As a worship leader at the prison chapel, I began rewriting some of the secular songs that I had written on the outside, and I began writing new songs as well. These songs were "edgy" if you want to call them that, with electric guitar solos and heavy drum parts... pretty out of the ordinary compared to most of the music we were doing at the chapel. One of the Chaplains there used to call it "Kenny's grunge music". I guess anything with a distorted guitar riff was "grunge" music to him! He would often preach at the Sunday evening services when there wasn't a volunteer group, and he got into the habit of requesting my songs during the worship time. He would say, "Hold on guys. Kenny, play some of that grunge music". Most of the chaplains didn't want me to play my music because it was too hard or loud for them, but he always encouraged it. And some of my songs became standard fare for our Sunday evening services when he was preaching.

And again, I noticed that those services began to be attended by a unique set of people. A lot of them were guys who really liked the heavier style of music. I guess it "spoke their language". Guys would come up to me before service and ask, "Kenny, are you going to play that one song?" It was tempting to become prideful about that, to think that it was me that was drawing new people to the services, that it was my great songwriting or my killer guitar playing. But God was teaching me something. He had already shown me that He loves variety, and that He uses variety to reach out to people in the way that they can understand and relate to. Now he was showing me that I could play a small part in that variety, that He had given me the musical talents that I had, and I played guitar a certain way and sang a certain way and wrote songs a certain way because He designed me that way. And now I was learning that He did it that way because He knew there would be a certain amount of people who would like how I sang and played and would be drawn to it. Not that there aren't a thousand other people who can sing and play like me, because there are at least that! But we can't all be everywhere reaching everyone. God has places for us all to be. At that time, prison was the place where His music as expressed through me would reach out to a certain group of people in a special way that He had planned. There was no one else singing and playing in that prison in the wierd heavy "grunge" way that I was at that time. And it reached out to unique people in a unique way.

I believe that every worship leader has a unique "voice" or "style" that God has gifted them with, and that He has intended them to reach a unique group of people. That is why I see music as language. Take a hispanic congregation for instance. Most likely the pastor preaches in spanish. No one thinks twice about this. Take any language group and apply it to church and you get the same effect. Generally speaking, a white english speaking preacher in their forties will naturally draw a congregation of white english speaking forty-somethings. This is nothing to be upset about. White english speaking forty-somethings need a church to go to!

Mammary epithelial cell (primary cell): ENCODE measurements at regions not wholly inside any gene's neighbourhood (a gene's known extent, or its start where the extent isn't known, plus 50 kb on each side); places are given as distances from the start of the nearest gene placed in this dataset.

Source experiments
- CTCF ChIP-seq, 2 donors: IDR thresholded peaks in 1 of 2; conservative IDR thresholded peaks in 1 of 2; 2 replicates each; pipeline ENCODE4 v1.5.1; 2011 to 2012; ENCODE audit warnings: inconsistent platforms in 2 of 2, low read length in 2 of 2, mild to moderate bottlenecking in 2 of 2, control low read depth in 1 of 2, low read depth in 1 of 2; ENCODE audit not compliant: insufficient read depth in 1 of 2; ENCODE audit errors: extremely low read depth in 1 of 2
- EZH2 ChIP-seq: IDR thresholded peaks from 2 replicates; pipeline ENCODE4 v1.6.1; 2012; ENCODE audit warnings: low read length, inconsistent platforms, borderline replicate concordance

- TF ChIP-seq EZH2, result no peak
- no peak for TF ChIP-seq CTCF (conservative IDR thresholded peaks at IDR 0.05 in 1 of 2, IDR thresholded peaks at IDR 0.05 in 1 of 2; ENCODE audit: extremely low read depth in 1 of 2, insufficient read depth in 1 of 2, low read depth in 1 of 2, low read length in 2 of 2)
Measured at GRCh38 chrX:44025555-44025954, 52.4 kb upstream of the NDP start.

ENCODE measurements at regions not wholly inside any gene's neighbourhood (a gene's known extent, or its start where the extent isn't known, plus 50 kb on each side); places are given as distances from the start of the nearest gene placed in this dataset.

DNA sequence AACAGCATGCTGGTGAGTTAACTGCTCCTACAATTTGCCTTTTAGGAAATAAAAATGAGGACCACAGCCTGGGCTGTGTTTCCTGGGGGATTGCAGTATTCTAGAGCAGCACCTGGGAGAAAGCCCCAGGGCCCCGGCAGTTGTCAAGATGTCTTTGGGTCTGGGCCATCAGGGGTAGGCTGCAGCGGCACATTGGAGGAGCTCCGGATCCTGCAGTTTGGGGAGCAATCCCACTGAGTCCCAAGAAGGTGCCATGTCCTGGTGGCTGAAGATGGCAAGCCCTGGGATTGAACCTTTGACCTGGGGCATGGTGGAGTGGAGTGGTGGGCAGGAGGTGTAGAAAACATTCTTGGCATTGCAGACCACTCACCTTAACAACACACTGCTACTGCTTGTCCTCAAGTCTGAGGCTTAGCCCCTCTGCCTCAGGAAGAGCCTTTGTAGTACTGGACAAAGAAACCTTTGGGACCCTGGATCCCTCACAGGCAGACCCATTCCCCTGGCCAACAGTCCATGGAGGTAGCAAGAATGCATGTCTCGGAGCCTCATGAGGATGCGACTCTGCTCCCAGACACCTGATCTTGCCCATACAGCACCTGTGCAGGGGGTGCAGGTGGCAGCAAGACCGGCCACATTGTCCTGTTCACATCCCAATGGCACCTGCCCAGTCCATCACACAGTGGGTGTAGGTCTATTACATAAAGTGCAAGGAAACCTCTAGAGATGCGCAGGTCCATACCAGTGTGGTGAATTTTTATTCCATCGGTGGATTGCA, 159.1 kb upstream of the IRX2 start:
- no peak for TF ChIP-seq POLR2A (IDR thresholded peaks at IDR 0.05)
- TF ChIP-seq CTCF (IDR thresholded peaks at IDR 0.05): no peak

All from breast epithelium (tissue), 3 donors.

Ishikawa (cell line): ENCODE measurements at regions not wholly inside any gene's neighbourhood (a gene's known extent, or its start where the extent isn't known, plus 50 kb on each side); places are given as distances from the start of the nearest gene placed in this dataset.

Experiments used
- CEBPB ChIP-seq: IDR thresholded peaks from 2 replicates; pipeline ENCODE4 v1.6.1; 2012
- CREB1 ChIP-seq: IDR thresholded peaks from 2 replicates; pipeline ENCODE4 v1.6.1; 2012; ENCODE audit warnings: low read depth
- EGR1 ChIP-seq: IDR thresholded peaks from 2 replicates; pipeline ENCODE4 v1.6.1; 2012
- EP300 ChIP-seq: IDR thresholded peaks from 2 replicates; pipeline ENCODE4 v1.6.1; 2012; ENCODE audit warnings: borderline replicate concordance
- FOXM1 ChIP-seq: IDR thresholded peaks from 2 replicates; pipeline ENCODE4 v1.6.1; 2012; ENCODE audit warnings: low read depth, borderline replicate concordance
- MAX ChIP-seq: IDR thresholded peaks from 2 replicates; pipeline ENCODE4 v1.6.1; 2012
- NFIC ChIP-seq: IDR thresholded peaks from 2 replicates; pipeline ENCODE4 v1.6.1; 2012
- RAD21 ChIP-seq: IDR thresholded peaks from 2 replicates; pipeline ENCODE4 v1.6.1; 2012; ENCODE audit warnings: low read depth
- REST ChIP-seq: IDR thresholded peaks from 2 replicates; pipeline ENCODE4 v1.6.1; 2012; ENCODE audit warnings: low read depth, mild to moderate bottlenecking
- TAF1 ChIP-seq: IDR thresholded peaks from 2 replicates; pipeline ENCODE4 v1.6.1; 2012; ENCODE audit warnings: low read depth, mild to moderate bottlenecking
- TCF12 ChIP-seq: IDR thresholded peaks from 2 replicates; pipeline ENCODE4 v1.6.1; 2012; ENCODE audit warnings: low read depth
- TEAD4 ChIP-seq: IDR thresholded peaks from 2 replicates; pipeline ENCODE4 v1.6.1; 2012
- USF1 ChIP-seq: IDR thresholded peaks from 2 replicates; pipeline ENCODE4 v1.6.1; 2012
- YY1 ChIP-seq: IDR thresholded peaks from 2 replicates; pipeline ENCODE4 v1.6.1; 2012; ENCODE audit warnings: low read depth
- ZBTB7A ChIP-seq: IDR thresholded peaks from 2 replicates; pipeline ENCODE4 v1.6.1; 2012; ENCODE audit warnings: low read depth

And music has a very similar effect. Remember when you were in junior high school and all you needed to know about someone when you were determining what quality of friendship you would have with them was what kind of music they listened to? Even today music styles dramatically categorize teens as hip-hoppers, punks, metal heads... you pick the music, there is a clique that is defined by it. Of course, music is not the only variable. There are many others. But music certainly is a variable that defines people.

And it defines churches too. Labels like "traditional" and "contemporary" may seem old-school to me now, but they are still frequently used to define churches. And primarily we think of music style when we hear those words. People often use the music style of a church to decide if they want to regularly attend there or not. Why is this? Why is music style so important to people? Is it that important to God?

Well, yes and no. I think music style is important to God in so much as it is important to people. God wants people to know Him, to trust Him, to put their faith in Him, to love Him, to worship Him. If a particular music style at a particular church helps a particular set of people to do those things, then I think that's important to Him. Just like the Korean pastor who preaches in Korean at the Korean United Methodist Church. If the worship pastor there plays hip-hop, then the church will be filled with Koreans who like hip-hop music. The music is a lanaguage that speaks to them as clearly as the pastor does. The music is a defining characteristic of the church. There is no question that a church that has hip-hop worship will draw a unique set of people, people that speak that language, who understand it, who are spoken to by it, regardless of what language is spoken from the pulpit.

So I take all this very seriously. I try very hard to stay true to my "voice", my "style", my "language", because they are not really "mine" at all. They are God's, and He wants to use them. I know that my language is not the only one. It's not the best one. There are a million others all over this world. But mine is the one that is meant to edify the people that it's edifying, to reach the people that it's reaching, to minister to those who it ministers to, because it is not me that is doing it. God is doing it. I can't take one bit of credit for the way I sing, or the kind of music I like and write, or the way my guitar style has developed. It would be like saying I chose to speak english, or that I had anything to do with that. Believe me, if I could change the way my voice sounds I would!